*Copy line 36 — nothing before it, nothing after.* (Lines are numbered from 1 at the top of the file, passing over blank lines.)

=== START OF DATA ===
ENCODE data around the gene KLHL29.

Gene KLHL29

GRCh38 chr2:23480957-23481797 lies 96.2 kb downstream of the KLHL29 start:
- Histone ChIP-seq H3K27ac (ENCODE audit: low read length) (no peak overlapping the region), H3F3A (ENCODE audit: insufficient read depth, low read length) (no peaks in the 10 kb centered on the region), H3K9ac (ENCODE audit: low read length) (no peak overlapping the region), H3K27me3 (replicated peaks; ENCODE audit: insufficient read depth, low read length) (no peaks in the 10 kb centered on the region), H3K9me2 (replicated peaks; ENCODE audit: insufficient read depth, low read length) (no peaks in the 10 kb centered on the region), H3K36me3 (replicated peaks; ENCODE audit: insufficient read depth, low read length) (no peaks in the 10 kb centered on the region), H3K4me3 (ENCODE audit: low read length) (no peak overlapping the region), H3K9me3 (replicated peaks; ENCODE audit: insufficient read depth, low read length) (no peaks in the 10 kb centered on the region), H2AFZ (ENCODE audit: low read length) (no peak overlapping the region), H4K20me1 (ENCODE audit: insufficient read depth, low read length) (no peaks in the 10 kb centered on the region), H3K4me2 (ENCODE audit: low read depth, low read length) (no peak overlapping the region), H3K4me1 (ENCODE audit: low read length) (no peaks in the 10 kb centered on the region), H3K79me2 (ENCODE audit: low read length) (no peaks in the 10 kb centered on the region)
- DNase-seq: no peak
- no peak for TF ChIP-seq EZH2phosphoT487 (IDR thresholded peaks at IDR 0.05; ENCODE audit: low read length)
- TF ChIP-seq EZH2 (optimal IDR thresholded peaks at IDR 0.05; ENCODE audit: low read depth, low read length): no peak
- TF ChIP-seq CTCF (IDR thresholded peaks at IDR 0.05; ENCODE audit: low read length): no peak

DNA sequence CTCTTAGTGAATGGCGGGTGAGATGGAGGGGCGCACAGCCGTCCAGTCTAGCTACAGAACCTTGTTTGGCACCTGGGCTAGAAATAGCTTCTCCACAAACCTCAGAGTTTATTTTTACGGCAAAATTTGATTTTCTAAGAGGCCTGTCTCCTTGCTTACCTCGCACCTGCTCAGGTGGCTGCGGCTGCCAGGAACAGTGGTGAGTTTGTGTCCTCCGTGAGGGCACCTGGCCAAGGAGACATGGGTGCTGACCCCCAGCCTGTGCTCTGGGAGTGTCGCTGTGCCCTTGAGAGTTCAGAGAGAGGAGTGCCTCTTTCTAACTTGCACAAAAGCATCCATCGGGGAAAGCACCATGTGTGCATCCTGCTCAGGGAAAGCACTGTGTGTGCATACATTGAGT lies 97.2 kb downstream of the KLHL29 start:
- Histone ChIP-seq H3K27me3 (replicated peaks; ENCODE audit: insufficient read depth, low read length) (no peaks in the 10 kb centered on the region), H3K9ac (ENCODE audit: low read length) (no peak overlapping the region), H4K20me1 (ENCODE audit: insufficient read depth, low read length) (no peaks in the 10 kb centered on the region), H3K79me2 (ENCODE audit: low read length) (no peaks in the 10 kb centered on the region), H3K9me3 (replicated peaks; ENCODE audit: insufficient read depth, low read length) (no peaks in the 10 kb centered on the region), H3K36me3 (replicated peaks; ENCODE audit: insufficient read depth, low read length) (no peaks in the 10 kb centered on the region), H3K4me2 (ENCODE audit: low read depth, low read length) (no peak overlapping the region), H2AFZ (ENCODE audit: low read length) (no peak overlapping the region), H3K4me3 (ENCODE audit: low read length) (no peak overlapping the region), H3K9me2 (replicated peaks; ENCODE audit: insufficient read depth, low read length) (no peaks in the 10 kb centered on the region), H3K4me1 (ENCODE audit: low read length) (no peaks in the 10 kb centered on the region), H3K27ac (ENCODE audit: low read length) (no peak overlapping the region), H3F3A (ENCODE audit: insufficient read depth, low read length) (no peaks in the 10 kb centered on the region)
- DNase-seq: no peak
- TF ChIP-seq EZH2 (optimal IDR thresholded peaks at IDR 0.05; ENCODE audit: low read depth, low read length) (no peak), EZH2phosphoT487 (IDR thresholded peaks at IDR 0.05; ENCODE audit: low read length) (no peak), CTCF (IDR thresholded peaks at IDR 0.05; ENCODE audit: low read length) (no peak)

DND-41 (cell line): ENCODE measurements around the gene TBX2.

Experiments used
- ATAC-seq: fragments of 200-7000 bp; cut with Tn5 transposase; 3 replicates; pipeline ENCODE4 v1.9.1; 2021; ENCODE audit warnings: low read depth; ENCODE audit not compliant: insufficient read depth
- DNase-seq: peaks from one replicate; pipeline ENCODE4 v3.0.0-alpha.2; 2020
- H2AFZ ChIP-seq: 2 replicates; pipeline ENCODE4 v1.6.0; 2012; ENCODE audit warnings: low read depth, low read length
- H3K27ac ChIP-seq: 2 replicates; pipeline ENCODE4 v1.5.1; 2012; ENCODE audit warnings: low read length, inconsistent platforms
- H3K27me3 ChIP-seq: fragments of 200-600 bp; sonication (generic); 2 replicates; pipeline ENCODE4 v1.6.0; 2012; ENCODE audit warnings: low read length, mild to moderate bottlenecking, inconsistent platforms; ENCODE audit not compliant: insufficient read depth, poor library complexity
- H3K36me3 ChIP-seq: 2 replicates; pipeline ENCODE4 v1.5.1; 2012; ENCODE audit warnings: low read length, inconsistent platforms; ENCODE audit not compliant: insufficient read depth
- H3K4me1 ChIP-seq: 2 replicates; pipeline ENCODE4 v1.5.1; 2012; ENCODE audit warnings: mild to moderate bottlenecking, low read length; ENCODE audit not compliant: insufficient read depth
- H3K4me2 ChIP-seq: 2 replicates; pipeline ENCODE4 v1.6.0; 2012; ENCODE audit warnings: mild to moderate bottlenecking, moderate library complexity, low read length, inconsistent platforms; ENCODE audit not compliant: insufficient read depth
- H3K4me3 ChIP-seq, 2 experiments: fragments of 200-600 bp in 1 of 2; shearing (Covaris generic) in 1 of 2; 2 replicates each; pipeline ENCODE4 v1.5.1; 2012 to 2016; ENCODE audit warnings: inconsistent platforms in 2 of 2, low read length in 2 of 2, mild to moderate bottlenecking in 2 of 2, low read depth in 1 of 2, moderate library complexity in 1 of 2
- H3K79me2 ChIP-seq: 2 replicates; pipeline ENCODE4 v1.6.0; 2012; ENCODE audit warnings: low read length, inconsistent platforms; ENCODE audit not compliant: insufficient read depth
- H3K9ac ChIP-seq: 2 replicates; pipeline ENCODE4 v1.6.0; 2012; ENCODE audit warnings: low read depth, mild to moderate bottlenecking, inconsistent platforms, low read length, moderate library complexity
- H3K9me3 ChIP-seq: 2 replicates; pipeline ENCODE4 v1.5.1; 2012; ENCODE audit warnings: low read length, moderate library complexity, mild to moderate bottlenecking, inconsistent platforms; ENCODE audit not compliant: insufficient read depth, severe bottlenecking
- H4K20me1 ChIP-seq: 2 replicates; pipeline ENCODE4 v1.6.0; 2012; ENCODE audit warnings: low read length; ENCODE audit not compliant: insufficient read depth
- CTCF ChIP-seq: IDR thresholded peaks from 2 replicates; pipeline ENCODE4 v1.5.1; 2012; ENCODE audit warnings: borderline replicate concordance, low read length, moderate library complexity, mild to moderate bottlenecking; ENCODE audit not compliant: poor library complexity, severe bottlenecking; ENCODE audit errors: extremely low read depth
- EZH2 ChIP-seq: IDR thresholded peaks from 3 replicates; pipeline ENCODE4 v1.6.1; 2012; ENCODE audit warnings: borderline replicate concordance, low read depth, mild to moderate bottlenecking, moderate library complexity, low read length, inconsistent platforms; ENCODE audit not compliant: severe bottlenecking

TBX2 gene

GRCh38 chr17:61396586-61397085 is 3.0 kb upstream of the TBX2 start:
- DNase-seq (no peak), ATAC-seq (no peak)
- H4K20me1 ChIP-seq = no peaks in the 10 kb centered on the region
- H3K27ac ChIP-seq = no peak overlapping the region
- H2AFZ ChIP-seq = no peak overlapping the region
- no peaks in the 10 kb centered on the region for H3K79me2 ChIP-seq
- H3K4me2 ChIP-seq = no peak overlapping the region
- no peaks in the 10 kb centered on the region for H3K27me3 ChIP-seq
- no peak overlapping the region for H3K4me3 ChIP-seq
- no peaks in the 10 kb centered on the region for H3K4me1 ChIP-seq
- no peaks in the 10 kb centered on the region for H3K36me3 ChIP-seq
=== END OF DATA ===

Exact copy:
- no peaks in the 10 kb centered on the region for H3K79me2 ChIP-seq